_Tags: globalization, media, nationalism, religion, social mvmts/social change/resistance, violence, war/military, arab spring, bahraini uprising, moral resources, organizational resources, pearls revolution, propaganda, social revolution, 21 to 60 mins
Summary: [Trigger warning: there are graphic scenes of violence throughout this clip. Two scenes are especially noteworthy. At the 7:38 mark, there is footage of protesters being shot by the Bahraini Army, and at the 8:30 mark a man is shown bleeding in a hospital bed after he was reportedly shot in the head.] This documentary from Al Jazeera English recounts the fight for democracy among Shi'a and Sunni Muslims in Bahrain. An island kingdom on the western shore of the Persian Gulf, Bahrain is formally ruled by the Al Khalifa family as a constitutional monarchy. The film chronicles the early moments of the spread of the Arab Spring to Bahrain where protestors converged on Pearl Roundabout, which lies in the financial district at the heart of Manama. Chief among their demands was for the emergence of a secular democratic government, and more pointedly, protesters called for the majority Shi'a Muslims to be included in the formal political system, which was dominated by a Sunni family. The documentary begins on February 16, 2011, the first day protesters occupied the roundabout. It documents the collaboration between the nations of the Arabian Peninsula under the auspices of the Gulf Cooperation Council (GCC) to stop the spread of these revolutionary protests, and Al Jazeera offers exclusive footage from inside both the opposition encampment at Pearl Roundabout and Salmaniyya Hospital, which was not only a place to treat the injured but also initially a place of refuge from state violence. The documentary works well as a means of introducing students to the study of social movements. Among other concepts, the film is useful for exploring the evolution and consequences of state tactics aimed at quelling the protests—both violent and non-violent. Analysts of social movements often point to the significance of a nascent movement's moral and organizational resources, and this film illustrates the importance of both. For example, one can easily use the film to engage students in a discussion about the significance of Pearl Roundabout and Salmaniyya Hospital as practical locations for organizing protests and disseminating information (i.e., organizational resources). At the same time, one could also lead a discussion about how these were effective sites for protesters to imbue their struggle with meaning and legitimacy (i.e., moral resources).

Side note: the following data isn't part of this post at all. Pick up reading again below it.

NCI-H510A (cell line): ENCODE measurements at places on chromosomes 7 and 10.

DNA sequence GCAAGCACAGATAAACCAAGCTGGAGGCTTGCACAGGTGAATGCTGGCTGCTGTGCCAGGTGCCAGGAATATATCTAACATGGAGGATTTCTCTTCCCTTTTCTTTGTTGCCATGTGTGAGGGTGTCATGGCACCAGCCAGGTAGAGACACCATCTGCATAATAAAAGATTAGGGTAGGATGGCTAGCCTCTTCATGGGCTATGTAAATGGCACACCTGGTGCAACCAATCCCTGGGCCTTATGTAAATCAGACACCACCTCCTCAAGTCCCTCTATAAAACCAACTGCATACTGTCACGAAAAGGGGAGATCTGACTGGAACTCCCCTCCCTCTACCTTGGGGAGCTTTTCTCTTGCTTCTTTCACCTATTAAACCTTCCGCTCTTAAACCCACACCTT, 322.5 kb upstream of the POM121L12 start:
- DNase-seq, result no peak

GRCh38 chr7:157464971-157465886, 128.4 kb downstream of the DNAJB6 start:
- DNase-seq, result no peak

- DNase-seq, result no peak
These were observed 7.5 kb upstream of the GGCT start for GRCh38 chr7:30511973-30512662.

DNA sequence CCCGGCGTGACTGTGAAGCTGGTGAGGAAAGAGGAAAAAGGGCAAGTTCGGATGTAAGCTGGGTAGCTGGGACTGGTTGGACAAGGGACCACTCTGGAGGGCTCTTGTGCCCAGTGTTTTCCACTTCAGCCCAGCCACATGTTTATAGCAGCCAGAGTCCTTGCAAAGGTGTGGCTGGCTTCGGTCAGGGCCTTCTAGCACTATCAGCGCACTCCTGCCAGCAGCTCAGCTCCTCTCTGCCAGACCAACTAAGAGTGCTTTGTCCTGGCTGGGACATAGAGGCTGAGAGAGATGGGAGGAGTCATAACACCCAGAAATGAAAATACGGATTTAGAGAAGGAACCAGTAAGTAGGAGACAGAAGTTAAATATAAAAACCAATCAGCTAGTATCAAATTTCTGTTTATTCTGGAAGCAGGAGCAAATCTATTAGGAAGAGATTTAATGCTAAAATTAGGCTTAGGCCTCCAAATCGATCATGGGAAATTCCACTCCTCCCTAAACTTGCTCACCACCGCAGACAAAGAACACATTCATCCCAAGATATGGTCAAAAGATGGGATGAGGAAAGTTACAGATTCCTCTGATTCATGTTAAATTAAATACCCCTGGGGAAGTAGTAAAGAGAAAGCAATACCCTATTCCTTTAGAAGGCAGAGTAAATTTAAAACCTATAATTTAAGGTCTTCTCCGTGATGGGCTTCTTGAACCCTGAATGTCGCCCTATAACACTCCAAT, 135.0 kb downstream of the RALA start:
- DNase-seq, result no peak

Submitted By: Lester Andrist
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